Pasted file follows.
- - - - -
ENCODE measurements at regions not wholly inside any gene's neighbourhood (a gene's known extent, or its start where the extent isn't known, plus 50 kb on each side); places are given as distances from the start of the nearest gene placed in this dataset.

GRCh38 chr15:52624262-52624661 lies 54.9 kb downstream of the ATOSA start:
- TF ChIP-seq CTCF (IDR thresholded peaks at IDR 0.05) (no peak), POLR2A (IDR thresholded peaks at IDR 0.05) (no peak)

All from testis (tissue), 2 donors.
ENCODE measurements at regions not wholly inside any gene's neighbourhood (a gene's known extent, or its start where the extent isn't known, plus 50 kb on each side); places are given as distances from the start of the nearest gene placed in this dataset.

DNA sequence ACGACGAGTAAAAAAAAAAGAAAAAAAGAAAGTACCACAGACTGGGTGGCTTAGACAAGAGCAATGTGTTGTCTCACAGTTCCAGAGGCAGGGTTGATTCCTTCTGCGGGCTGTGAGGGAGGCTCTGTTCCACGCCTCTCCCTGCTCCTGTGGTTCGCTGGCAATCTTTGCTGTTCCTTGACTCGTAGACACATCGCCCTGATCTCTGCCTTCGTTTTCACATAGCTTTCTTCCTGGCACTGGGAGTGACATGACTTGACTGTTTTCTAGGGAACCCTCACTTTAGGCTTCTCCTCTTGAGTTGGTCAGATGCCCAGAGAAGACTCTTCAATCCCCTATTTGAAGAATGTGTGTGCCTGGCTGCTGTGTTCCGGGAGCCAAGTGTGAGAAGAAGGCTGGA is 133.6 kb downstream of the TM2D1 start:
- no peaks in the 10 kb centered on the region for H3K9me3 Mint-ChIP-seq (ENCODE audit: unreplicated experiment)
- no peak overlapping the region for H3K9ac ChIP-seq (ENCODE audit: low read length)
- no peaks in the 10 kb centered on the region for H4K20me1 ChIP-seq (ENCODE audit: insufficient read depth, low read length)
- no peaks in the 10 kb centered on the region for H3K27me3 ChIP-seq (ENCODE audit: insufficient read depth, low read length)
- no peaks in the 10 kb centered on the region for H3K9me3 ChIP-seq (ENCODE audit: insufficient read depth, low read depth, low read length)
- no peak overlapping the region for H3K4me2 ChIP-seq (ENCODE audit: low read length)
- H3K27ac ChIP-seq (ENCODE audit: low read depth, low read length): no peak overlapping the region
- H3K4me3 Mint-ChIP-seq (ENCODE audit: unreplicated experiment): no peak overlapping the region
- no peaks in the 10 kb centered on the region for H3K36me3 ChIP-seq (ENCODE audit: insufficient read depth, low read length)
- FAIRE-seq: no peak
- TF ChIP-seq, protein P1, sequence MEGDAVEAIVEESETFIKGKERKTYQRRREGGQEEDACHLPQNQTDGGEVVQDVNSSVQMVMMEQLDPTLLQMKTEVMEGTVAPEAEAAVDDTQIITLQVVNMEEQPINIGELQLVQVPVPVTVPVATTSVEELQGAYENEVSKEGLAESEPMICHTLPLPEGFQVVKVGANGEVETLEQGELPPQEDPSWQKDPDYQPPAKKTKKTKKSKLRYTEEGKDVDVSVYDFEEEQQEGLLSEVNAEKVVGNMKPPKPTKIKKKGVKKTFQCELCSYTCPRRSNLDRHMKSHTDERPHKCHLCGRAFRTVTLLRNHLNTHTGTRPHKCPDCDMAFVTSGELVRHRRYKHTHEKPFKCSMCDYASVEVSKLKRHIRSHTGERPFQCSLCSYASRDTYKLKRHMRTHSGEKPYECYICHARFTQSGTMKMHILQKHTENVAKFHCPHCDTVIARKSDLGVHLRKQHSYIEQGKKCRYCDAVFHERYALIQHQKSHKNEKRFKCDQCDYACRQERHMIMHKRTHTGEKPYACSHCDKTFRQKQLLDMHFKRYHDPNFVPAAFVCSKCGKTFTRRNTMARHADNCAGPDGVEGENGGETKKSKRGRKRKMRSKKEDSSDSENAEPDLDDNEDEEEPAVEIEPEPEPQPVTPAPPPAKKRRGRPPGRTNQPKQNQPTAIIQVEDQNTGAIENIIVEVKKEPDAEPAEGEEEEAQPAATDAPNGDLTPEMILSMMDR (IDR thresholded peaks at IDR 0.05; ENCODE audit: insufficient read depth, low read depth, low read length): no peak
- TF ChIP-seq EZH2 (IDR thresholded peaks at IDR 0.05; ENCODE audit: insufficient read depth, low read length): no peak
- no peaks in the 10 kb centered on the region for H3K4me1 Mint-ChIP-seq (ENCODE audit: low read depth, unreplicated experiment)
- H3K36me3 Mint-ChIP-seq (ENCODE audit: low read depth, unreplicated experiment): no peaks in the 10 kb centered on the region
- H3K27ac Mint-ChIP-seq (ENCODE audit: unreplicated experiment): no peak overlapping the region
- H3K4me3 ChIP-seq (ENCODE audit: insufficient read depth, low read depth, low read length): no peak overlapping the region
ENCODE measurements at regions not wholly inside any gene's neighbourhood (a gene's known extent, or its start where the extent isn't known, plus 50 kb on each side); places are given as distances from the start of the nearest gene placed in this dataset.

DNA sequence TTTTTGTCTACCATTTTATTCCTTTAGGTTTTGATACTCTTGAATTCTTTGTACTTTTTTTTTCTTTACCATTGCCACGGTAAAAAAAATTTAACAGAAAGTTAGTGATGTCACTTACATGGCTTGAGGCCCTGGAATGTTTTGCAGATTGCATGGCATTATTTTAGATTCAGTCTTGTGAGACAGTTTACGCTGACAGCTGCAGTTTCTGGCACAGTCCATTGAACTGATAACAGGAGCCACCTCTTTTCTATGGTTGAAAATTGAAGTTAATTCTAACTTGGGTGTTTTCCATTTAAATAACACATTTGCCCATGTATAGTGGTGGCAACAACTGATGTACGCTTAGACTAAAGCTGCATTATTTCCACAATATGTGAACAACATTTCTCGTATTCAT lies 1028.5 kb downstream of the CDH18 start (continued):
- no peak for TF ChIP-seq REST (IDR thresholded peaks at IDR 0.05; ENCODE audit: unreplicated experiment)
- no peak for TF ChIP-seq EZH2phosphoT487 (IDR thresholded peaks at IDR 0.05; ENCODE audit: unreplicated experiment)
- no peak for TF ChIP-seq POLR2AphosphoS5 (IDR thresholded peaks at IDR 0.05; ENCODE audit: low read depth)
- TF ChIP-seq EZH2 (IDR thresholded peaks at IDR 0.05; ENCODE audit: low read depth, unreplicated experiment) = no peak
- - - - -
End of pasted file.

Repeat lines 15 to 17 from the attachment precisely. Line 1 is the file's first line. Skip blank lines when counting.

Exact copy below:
- no peaks in the 10 kb centered on the region for H3K36me3 ChIP-seq (ENCODE audit: insufficient read depth, low read length)
- FAIRE-seq: no peak
- TF ChIP-seq, protein P1, sequence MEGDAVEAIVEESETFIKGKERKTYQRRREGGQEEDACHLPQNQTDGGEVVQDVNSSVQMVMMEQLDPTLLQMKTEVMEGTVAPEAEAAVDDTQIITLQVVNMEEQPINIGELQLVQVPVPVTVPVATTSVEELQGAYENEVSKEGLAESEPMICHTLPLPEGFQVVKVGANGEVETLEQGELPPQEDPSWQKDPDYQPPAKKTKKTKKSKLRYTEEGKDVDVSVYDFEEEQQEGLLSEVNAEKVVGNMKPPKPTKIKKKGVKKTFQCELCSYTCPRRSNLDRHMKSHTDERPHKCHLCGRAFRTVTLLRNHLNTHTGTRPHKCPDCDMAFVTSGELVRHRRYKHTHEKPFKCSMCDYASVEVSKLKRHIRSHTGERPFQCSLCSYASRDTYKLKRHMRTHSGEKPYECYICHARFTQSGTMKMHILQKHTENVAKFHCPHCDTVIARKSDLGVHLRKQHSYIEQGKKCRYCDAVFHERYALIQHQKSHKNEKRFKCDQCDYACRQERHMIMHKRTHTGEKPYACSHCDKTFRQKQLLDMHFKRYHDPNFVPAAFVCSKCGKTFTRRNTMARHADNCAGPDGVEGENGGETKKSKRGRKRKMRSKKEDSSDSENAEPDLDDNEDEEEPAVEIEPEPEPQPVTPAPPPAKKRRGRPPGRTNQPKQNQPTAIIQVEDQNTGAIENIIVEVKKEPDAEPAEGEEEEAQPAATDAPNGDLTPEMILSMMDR (IDR thresholded peaks at IDR 0.05; ENCODE audit: insufficient read depth, low read depth, low read length): no peak